Ohio University’s student organizations plan for more in-person meetings in the Fall Semester after struggling with inconsistency during the 2020-21 school year. 

Due to the pandemic restrictions set in place by OU regarding student organizations, many groups have had a hard time dealing with the online environment. New Chords on the Block, an a cappella group, is one of those organizations. 

President Ana Colon, a junior studying vocal performance, said New Chords on the Block tried to send out music virtually for the members to learn on their own in the Fall Semester, but a lack of participation stopped the organization from moving forward. That continued in the Spring Semester as the group tried to have a few in-person rehearsals. 

“Everyone was obviously busy, and it was really hard to get this together while trying to do online school,” Colon said. “This semester, we tried to do kind of a mix of online and in-person rehearsals, but again, it was really hard to get people motivated to come to the rehearsals.”

Music Director Nathan Stanley, a junior studying music, said the virtual environment lacked the special feeling of being in New Chords on the Block.

“When it's not what you're used to, it kind of feels like a kick in the chest,” Stanley said. “It makes sense that not a lot of people wanted to go out of their way to do something when it didn't feel legitimate to what we're used to doing.”

As the organization looks to the future, New Chords on the Block wants to get back to rehearsing in-person. Colon said it is looking for larger rehearsal spaces in Baker University Center, and the group hopes to do performances and competitions again. 

“There's a collegiate a cappella competition around the United States … we'd like to try to compete again,” Stanley said. “There's a whole bunch of other events that we typically get invited to at different schools … all the a cappella groups get together at the end of every year typically and have a huge event that we call ‘invitationals.’ So, we're hoping to be able to get at least some of those things back next year if we're able, safety permitting.”

Bobcat Twirlers has also struggled with getting members involved online. Current President and incoming assistant coach Miranda Scott, a senior studying interior architecture, said participation has been an issue. 

“It's very difficult … Twirling is kind of like dance. You have many different styles, and people are taught differently,” Scott said. “It's very difficult to try to teach and have them learn things through video … I don’t try to get onto too many people about it because I know it was a rough year.”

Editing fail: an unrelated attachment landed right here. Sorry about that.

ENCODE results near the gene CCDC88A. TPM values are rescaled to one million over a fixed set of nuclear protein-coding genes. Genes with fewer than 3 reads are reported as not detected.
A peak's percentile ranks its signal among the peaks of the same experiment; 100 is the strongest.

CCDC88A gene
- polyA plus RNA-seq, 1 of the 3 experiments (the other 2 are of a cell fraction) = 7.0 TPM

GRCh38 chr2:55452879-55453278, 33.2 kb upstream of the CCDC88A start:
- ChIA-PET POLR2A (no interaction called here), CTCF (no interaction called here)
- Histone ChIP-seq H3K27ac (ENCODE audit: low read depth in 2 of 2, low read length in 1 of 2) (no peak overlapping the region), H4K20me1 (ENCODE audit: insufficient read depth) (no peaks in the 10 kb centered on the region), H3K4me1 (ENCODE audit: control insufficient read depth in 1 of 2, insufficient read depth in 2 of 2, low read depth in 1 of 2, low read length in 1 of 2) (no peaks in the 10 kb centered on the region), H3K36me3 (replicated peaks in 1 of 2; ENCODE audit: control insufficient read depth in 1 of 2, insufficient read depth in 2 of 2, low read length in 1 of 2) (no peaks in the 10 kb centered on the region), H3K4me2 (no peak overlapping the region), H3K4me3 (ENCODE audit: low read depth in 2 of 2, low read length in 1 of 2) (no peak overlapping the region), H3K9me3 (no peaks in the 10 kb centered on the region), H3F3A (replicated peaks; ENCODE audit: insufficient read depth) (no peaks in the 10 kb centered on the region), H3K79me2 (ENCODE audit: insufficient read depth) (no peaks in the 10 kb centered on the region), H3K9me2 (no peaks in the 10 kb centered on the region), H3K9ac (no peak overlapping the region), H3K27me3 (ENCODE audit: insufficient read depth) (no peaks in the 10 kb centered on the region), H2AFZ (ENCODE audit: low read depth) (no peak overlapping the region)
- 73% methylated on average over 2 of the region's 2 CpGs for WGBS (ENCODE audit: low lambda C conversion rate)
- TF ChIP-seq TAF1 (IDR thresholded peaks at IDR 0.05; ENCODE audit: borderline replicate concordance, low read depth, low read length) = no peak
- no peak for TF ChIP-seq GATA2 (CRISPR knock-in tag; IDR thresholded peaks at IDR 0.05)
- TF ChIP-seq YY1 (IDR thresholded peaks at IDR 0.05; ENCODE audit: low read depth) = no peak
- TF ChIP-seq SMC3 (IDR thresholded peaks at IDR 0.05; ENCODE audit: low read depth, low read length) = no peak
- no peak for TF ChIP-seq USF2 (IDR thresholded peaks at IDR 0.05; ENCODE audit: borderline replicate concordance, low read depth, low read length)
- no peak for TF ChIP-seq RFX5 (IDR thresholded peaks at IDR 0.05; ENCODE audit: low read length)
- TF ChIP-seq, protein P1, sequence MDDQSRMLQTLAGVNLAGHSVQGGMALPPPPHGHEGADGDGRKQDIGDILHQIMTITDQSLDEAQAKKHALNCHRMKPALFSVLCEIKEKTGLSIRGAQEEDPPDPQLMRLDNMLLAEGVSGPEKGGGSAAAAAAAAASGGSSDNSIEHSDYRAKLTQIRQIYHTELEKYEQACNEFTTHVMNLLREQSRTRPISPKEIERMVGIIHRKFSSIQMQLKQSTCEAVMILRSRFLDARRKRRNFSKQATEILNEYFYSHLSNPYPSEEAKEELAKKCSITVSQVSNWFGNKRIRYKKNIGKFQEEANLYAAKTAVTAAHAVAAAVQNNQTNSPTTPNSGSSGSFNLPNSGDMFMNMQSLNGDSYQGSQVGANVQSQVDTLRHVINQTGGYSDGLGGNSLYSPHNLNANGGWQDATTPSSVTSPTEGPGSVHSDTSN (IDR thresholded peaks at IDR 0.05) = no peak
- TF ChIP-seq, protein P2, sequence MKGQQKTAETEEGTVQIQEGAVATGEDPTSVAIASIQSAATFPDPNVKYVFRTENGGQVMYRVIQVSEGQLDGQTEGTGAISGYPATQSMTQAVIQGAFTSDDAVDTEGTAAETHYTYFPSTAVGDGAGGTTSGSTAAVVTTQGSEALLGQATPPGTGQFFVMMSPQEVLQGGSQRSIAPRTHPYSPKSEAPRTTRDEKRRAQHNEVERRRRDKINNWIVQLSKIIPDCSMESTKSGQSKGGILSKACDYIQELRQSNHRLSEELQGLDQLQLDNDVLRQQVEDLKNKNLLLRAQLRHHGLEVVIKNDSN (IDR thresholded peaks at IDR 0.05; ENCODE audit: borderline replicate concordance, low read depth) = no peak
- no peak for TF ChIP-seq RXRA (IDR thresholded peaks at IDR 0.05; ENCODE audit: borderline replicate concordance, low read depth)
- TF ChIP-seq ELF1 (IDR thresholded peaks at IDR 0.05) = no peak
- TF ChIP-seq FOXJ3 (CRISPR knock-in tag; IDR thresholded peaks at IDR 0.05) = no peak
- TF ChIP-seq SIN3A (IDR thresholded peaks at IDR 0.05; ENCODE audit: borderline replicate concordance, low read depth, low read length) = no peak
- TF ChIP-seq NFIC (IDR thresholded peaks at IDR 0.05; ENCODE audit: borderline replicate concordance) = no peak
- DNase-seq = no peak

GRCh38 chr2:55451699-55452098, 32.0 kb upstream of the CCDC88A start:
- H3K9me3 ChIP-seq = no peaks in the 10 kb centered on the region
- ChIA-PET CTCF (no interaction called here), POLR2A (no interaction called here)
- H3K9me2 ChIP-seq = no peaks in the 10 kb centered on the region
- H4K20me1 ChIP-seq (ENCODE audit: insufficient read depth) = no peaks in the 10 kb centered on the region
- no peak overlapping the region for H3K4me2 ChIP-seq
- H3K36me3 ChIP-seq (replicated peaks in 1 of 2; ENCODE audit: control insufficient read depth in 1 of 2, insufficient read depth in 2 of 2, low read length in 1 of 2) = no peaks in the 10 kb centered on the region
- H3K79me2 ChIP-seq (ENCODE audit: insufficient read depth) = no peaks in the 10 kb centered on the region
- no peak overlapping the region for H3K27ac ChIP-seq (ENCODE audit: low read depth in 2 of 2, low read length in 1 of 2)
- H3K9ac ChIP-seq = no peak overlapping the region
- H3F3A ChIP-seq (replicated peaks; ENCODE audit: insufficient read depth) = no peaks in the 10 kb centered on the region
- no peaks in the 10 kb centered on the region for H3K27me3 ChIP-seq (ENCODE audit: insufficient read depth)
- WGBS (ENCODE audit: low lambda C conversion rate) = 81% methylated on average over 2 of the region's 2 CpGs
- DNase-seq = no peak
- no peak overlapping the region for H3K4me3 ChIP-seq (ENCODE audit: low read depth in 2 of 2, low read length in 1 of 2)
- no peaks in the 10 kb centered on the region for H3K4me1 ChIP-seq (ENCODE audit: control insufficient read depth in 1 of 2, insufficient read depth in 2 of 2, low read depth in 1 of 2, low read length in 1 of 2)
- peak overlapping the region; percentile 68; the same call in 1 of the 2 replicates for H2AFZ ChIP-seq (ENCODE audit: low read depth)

The Bobcat Twirlers is in its third year as a student organization, and Scott said it is still trying to establish a level of respect. The group has only been able to participate in a few virtual performances this year. 

“We only had one event last fall — it was a virtual competition. We just got together for a day and kind of threw something together,” Scott said. “We did a couple of virtual events over winter break and stuff that was open to the community, too … This semester, we did another get together like what we did last fall.” 

Incoming President Abby Golden, a freshman studying musical theater, said getting involved with social media has helped the organization. The group hopes to begin meeting in-person again in the fall and get back to its performances.

“We usually do two or three basketball games. We've done a couple of baseball games our first year of being active, and then I guess had the homecoming parade and then the Involvement Fair,” Scott said. “I think, football games, definitely, maybe within the next few years … It'd be so nice to be invited to do things.” 

Bobcat Productions has been stuck transitioning this year, as it has started to change its mission as a student organization. Current president Drake Turner, a senior studying integrated media, said the organization plans to become an official chapter of the Society of Motion Picture and Television Engineers. 

“Traditionally, Bobcat Productions was a student-ran collective of different digital media production clubs on campus that ranged from Friday's Live to AVW Studios to Bobcat Productions Presents Hockey, but with COVID, we've kind of cut all the shows loose to do their own things to be creative on their own,” Turner said. 

Turner said the Bobcat Productions Executive Board was previously a middle man to deal with finances and distribution of content. Without the need for this service due to the separation of the different production clubs, Bobcat Productions will be rebranding itself. 

“(Bobcat Productions is) looking for people that are wanting to focus more on learning about the standards that the media industry has towards video quality, audio quality, the production side of it,” Turner said. “They're all planning to meet in-person and to have weekly, maybe bi-weekly, meetings, where they talk about seminars … (Bobcat Productions) will offer kind of exclusive scholarships and opportunities that you wouldn't get as a non-member.”

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